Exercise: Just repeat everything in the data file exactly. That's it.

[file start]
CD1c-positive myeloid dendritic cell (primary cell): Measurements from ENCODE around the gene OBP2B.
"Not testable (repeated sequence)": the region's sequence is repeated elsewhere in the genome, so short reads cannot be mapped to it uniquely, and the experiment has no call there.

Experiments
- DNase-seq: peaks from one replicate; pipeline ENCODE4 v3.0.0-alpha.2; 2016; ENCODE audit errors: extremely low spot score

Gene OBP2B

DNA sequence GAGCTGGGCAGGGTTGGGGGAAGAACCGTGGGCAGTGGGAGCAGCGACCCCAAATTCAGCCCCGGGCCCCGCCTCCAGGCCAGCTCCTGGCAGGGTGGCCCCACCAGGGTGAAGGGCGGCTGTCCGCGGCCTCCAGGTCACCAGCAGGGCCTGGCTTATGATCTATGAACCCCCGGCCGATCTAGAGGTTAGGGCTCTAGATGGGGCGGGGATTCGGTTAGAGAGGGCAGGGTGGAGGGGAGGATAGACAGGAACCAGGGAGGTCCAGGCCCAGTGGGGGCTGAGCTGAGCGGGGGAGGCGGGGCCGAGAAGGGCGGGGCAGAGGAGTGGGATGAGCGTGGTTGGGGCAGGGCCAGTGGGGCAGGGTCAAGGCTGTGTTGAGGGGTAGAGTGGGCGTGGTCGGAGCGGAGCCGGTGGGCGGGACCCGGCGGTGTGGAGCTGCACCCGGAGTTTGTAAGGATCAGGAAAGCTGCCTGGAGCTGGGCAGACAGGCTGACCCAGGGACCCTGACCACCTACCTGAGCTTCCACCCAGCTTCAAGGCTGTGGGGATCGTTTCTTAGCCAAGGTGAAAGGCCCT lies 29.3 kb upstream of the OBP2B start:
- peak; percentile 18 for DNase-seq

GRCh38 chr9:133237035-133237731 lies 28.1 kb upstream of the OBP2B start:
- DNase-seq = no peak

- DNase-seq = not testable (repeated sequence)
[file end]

CD1c-positive myeloid dendritic cell (primary cell): Measurements from ENCODE around the gene OBP2B.
"Not testable (repeated sequence)": the region's sequence is repeated elsewhere in the genome, so short reads cannot be mapped to it uniquely, and the experiment has no call there.

Experiments
- DNase-seq: peaks from one replicate; pipeline ENCODE4 v3.0.0-alpha.2; 2016; ENCODE audit errors: extremely low spot score

Gene OBP2B

DNA sequence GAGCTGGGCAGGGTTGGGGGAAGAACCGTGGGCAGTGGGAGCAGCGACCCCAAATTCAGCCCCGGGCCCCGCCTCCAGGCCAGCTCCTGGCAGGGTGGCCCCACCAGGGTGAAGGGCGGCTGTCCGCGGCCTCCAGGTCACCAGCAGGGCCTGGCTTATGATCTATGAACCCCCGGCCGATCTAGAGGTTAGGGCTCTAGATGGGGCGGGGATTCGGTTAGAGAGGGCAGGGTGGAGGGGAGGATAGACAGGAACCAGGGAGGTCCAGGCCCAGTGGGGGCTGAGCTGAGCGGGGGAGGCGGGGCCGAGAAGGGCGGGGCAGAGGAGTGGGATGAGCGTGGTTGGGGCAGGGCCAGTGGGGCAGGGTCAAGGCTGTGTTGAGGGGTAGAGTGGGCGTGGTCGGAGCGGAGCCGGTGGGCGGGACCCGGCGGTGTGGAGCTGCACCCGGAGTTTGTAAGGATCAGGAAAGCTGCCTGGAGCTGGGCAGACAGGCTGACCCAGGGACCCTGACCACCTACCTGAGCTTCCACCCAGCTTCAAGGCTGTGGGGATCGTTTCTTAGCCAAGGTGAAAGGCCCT lies 29.3 kb upstream of the OBP2B start:
- peak; percentile 18 for DNase-seq

GRCh38 chr9:133237035-133237731 lies 28.1 kb upstream of the OBP2B start:
- DNase-seq = no peak

- DNase-seq = not testable (repeated sequence)